Schwalb was the only person associated with the project who would speak about it at length. Inez Long declined to discuss it, and neither Veronica Anderson nor city Commissioner Daisy Lynum, District 5, who sits on the BBIF's board of directors and was instrumental in securing the city's $17.5 million economic incentive agreement, returned multiple calls to their offices.
Downtown developer Craig Ustler, president of Ustler Development Inc., says he acted as an unpaid consultant to the Carver Square project for several years; he guesses that Long and the BBIF may be too occupied with their regular duties to pull the project together. "They've done a decent job of coordinating it all, but I get the impression that they're also always working on other stuff," he says.
Long is also active in other business pursuits, at least according to state business records. In addition to managing Carver Theatre Developers, she owns the Corlee Water Corp. bottled-water company, sits on the board of directors of the Guardian Care nursing home (as does Lynum), and is the registered agent for the I. Financial Group, a company that lists Long's home in Winter Garden as its principal address.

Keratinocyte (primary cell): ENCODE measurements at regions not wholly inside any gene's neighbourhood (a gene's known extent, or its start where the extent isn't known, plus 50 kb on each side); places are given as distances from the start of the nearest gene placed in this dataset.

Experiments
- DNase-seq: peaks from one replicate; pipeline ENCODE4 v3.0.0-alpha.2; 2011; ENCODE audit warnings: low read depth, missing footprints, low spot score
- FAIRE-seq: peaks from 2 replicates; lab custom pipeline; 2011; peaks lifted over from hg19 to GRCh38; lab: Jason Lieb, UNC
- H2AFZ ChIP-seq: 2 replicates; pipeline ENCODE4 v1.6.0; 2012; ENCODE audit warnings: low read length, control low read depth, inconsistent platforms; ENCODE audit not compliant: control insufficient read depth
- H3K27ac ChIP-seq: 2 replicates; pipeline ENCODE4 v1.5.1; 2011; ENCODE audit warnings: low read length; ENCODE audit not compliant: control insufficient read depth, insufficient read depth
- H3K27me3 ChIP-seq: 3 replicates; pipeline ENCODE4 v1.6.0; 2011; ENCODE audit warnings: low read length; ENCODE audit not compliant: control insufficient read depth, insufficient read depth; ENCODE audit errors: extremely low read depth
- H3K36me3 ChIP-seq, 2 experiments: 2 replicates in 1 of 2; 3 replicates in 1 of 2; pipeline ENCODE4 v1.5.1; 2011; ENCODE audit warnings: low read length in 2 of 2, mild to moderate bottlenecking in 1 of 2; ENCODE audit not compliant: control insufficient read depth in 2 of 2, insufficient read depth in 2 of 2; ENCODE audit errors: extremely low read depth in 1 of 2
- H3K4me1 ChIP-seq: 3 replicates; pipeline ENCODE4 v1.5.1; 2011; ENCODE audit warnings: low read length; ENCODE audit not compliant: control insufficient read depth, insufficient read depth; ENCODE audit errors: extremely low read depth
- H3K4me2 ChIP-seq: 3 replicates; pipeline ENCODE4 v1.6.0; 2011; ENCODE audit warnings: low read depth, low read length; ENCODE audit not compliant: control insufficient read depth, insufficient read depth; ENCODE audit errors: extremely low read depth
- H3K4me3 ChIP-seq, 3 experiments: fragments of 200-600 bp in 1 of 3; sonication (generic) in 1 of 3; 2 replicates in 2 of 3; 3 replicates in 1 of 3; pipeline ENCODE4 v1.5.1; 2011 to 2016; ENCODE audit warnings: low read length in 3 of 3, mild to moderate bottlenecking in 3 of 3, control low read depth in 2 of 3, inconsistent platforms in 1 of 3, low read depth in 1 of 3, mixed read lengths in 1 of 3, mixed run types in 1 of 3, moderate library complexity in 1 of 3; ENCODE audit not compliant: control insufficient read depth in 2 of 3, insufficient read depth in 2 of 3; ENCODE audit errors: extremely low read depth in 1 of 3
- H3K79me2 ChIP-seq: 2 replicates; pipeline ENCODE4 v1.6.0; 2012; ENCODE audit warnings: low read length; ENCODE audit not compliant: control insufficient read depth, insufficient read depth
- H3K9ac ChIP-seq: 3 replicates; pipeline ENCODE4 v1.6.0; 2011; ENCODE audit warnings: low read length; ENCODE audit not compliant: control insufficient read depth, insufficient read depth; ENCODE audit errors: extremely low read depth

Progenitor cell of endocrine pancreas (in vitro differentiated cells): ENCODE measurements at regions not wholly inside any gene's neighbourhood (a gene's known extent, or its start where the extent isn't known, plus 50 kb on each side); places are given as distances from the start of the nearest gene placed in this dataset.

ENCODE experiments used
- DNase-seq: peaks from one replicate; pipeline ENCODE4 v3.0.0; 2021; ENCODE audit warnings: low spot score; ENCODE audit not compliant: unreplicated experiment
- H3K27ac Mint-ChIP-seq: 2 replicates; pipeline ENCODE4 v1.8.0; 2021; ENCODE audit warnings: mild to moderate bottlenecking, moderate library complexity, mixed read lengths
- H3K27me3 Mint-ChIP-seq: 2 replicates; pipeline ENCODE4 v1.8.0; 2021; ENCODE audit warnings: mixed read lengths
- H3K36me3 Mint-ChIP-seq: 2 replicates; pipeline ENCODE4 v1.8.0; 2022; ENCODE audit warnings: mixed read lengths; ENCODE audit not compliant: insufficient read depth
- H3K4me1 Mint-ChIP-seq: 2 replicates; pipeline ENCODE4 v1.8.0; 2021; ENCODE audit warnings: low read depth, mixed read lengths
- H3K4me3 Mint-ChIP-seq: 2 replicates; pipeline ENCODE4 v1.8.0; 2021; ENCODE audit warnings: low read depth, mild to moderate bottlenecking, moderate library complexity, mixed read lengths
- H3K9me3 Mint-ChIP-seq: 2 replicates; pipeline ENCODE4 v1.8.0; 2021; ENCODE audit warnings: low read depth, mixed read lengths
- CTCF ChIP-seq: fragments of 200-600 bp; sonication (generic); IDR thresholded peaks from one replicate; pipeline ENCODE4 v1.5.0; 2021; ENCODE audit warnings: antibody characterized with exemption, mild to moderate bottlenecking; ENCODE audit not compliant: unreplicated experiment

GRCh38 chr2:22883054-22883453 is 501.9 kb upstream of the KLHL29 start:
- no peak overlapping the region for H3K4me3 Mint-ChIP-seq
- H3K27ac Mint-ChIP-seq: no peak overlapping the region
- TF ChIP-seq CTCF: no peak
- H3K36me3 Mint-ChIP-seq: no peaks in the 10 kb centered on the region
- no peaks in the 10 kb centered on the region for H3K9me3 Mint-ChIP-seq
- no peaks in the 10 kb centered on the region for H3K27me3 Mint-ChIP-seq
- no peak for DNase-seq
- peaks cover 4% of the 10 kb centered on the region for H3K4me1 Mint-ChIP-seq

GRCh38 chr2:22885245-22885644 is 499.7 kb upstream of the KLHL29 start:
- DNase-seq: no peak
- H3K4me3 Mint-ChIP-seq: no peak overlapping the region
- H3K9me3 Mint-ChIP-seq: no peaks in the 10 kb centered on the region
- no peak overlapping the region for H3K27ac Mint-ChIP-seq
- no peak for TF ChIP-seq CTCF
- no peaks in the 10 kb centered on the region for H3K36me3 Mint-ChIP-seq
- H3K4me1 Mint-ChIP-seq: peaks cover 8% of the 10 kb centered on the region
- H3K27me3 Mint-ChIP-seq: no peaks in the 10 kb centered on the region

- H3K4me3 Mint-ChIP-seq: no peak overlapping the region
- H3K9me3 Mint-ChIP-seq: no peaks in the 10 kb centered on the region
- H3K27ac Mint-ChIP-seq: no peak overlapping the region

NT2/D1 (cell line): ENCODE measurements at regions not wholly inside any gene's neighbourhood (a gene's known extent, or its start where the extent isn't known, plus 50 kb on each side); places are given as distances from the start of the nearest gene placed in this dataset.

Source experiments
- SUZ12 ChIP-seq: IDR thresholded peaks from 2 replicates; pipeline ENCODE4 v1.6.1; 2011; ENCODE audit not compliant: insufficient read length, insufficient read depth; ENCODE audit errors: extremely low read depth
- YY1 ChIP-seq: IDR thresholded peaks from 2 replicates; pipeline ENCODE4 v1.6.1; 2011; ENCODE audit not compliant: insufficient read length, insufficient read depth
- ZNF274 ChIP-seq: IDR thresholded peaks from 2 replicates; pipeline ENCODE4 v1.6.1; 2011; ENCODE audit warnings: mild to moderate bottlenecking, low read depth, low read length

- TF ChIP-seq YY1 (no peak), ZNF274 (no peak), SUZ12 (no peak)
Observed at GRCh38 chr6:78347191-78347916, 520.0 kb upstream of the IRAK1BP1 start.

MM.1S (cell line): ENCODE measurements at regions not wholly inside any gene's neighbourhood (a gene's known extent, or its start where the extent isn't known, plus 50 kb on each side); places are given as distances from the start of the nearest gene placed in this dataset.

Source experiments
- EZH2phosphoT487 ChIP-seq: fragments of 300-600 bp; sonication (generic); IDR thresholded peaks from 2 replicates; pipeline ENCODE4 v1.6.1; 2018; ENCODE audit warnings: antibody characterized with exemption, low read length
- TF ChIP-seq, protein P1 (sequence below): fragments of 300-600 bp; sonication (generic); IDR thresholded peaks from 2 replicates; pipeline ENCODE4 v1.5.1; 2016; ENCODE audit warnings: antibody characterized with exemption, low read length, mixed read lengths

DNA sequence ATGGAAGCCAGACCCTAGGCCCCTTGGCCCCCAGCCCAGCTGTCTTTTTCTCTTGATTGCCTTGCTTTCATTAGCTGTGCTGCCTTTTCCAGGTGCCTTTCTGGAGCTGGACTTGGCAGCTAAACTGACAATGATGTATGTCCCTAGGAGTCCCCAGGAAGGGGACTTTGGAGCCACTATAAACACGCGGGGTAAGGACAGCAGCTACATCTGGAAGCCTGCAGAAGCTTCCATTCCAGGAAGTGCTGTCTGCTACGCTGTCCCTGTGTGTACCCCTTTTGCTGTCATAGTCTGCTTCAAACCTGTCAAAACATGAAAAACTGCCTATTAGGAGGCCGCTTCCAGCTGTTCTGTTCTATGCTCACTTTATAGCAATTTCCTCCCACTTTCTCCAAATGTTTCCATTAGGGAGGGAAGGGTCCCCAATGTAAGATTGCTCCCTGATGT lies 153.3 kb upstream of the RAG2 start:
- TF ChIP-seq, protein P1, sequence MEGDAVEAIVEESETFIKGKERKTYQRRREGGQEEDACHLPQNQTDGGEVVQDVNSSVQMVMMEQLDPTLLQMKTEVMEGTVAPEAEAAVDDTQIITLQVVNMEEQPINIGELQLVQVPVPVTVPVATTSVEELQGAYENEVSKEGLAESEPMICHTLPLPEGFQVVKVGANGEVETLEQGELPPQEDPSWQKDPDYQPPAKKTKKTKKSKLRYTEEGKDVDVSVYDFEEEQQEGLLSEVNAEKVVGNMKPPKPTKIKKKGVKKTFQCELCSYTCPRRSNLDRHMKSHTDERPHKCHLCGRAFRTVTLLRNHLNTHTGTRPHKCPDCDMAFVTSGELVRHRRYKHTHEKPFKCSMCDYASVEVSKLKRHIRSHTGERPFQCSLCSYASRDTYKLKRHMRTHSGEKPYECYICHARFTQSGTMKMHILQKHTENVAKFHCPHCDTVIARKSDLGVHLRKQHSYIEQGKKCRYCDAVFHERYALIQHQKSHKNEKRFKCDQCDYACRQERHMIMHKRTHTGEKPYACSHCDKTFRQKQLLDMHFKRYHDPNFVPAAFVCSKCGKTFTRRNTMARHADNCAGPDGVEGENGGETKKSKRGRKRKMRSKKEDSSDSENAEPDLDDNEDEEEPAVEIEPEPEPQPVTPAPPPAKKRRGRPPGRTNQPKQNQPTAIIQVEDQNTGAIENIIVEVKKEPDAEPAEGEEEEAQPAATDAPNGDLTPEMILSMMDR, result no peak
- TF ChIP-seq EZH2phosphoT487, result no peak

Long's bottled-water company gained attention in February 2008 when her husband, Fitzhugh Long, was fired from his position as Orange County minority recruitment manager after it was discovered he didn't notify supervisors that his wife had obtained county catering contracts.
Anderson has also made headlines in the past: In 1999, she resigned from a top post at the state's minority business office after an internal investigation found she had steered $10,000 toward a minority business trade group of which she was the vice president.